Indiana: 812-200-0978 Cincinnati: 513-216-0862 Kentucky: 859-429-9169

Deal With Seasonal Allergies Like a Pro This Spring

For a lot of people, spring is a great time to be miserable inside and outside due to the increase in seasonal allergies. No one wants to be sneezing or rubbing their eyes all day, especially when the weather is nice and the flowers abound. You have many alternatives if you just invest a bit of time and effort into overcoming common allergy triggers. Use these tips to stop seasonal allergies from compromising your indoor air quality and ruining your day.

What Are Seasonal Allergies?

The term “allergies” describes the body’s reaction to the presence of certain items, which could be plants, food or man-made chemicals. Certain types of allergies tend to crop up at specific times of the year. Seasonal allergies may be related to the weather or plants that grow during the season. Trees, grass, ragweed and pollen are common spring outdoor allergens. You may notice an allergy through symptoms that feel like a cold but do not go away, such as:

  • stuffy or runny nose
  • headaches
  • itchy or watery eyes
  • sneezing

If you suffer from seasonal allergies, you are far from alone. The Louisville, KY area consistently ranks in the nation’s top regions for seasonal allergies in the spring. The presence of these contaminants in the air is highest in the morning, at night and after a rainstorm.

How Do Outdoor Allergens Affect Indoor Air Quality?

Staying indoors to avoid seasonal allergens seems like a good idea, but it is not always effective for a few different reasons.

  • Some allergens, such as mold, will take advantage of warmer temperatures to grow indoors, spreading spores through your home.
  • You bring a lot of the outdoors inside every time you open a door or window.
  • If you have inadequate filtration for your HVAC system, the equipment will pull plenty of pollen, ragweed and grass from the outside into your home and through the ductwork.

Fortunately, there are ways to minimize these problems.

Which Methods Effectively Prevent Home Contamination?

The best approach to tackle the problem and improve your indoor air quality is to use and maintain your HVAC system properly. Avoid throwing open your doors and windows for hours at a time, because all it takes is a gentle breeze to blow dust and pollen inside. Instead, create thermostat settings for your air conditioner that keep you appropriately comfortable. Test your doors and windows to confirm they shut tightly as air leaks around the frames can be a common source of contamination. Select air filters with a Minimum Efficiency Reporting Value (MERV) rating that will draw out the allergens you need removed. A clogged filter does not remove allergens effectively, so you need to set a reminder to change your filter at least every 1-3 months, depending on the specifications of the filter.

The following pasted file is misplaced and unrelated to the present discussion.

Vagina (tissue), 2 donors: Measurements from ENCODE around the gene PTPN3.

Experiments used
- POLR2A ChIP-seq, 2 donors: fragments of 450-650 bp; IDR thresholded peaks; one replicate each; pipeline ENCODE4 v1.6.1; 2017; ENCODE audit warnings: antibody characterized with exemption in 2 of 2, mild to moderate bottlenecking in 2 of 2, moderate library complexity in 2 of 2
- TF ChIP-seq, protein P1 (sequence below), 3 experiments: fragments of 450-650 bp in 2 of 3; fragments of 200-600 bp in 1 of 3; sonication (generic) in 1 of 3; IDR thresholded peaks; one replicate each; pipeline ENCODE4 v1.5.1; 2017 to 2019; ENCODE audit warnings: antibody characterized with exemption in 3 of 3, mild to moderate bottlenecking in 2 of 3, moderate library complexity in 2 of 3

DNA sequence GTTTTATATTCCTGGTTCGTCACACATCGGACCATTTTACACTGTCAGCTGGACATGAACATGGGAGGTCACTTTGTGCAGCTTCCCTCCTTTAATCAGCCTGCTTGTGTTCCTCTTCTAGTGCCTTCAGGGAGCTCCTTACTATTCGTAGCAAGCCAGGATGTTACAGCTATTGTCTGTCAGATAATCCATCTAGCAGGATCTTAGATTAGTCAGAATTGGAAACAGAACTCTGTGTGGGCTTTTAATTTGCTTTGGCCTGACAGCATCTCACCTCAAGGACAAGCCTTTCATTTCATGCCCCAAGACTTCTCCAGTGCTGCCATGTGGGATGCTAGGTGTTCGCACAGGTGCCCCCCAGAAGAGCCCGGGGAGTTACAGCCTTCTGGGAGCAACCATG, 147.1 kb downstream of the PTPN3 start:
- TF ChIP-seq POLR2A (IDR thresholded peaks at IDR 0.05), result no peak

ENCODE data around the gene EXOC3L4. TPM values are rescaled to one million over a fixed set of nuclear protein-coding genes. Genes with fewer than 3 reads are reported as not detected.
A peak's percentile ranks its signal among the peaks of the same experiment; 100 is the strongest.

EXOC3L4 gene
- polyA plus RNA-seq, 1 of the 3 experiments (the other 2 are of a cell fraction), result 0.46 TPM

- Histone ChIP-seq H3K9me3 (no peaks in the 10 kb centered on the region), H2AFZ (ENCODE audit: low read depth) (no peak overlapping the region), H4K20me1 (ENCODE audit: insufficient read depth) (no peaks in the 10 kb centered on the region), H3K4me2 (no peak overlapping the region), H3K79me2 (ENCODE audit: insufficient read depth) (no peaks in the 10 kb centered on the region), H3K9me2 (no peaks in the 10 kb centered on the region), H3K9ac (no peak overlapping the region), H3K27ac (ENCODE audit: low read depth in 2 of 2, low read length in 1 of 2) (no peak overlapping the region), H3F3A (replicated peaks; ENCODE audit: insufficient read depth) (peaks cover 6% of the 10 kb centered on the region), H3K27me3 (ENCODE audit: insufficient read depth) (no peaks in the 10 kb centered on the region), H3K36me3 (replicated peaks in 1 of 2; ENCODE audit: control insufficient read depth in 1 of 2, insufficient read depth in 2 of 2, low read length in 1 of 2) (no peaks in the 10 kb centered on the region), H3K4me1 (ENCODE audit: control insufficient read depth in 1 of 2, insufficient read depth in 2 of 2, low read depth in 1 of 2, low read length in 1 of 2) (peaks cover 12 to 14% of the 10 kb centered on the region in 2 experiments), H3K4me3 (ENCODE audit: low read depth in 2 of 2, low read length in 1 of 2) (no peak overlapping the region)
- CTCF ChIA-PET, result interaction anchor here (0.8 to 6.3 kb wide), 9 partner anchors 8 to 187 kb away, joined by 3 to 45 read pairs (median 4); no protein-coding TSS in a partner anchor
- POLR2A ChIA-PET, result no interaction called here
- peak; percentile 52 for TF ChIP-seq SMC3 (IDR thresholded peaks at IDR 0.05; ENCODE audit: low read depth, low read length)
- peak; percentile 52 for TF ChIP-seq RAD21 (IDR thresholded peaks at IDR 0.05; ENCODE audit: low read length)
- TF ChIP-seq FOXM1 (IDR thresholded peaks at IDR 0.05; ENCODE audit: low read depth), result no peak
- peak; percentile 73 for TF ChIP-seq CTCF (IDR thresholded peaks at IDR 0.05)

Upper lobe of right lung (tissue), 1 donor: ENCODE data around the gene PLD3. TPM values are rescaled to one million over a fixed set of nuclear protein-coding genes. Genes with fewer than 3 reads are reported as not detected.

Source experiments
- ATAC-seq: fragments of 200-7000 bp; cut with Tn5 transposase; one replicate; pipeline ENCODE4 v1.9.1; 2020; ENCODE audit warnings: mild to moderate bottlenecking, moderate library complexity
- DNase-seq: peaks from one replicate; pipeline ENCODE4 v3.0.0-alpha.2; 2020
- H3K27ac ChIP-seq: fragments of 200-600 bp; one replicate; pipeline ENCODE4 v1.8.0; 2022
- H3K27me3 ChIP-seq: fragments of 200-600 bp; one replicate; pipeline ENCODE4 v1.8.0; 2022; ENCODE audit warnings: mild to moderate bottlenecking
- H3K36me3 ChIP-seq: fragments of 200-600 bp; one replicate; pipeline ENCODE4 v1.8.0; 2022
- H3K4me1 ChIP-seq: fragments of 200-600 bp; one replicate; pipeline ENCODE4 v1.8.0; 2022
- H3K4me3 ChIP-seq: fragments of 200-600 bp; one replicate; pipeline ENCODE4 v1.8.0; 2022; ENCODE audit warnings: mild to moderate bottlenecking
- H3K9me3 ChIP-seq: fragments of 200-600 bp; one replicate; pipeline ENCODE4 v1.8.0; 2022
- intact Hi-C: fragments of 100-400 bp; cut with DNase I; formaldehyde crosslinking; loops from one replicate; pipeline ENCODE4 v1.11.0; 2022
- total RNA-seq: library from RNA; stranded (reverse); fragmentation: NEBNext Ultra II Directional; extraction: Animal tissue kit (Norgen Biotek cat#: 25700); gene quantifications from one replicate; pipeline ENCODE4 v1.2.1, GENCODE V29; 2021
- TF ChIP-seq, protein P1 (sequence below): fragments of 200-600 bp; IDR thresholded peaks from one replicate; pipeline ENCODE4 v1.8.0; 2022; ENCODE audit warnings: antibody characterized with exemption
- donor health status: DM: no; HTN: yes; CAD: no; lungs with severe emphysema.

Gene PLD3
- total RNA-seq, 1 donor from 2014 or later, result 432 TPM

What Can I Do to Minimize Seasonal Allergies?

Despite your best efforts, you still risk some seasonal allergens entering your home and wreaking havoc on your ability to breathe clearly. There are a few home improvements and habits you can adopt to reduce the problem even further.

  • Make a practice of taking off your shoes when you enter the home and wiping your feet on a mat before you walk in.
  • Stay inside during the times of day when allergy counts are highest.
  • Consider replacing carpets with hard floors and rugs that are easy to wash clean. Sweep, mop or vacuum daily, and clean window treatments regularly.

Although many seasonal allergy medications are available over-the-counter, you should consult your doctor if allergies present a significant health concern for you or a member of your family.

Should I Buy an Air Purifier?

If your reaction to seasonal allergies is pervasive or serious, you might consider purchasing an air purifier to remove more contaminants. Air purifiers come in varying sizes that are meant for an individual room or your entire home. This is an investment that requires research as some models are far better than others.
In general, air purifiers are much more effective at removing dust, pollen and other physical particles. They are not as useful at eliminating gaseous contaminants, however, such as fumes from paint or cleaning products. Many models have filters you must replace. As you look at possible options, use the clean-air delivery rate (CADR) to determine the efficacy of the machine. A CADR of 350 or higher is ideal, and anything below 100 is largely useless.
If you tear up a little as you see the wind blowing gently through the trees, you may suffer from seasonal allergies. Fortunately, you do not have to let these allergic reactions dictate your spring or summer activities. By improving the filtration in your home and changing your lifestyle to reduce the accumulation of allergens, you can breathe more readily indoors and out.

Sharing is caring!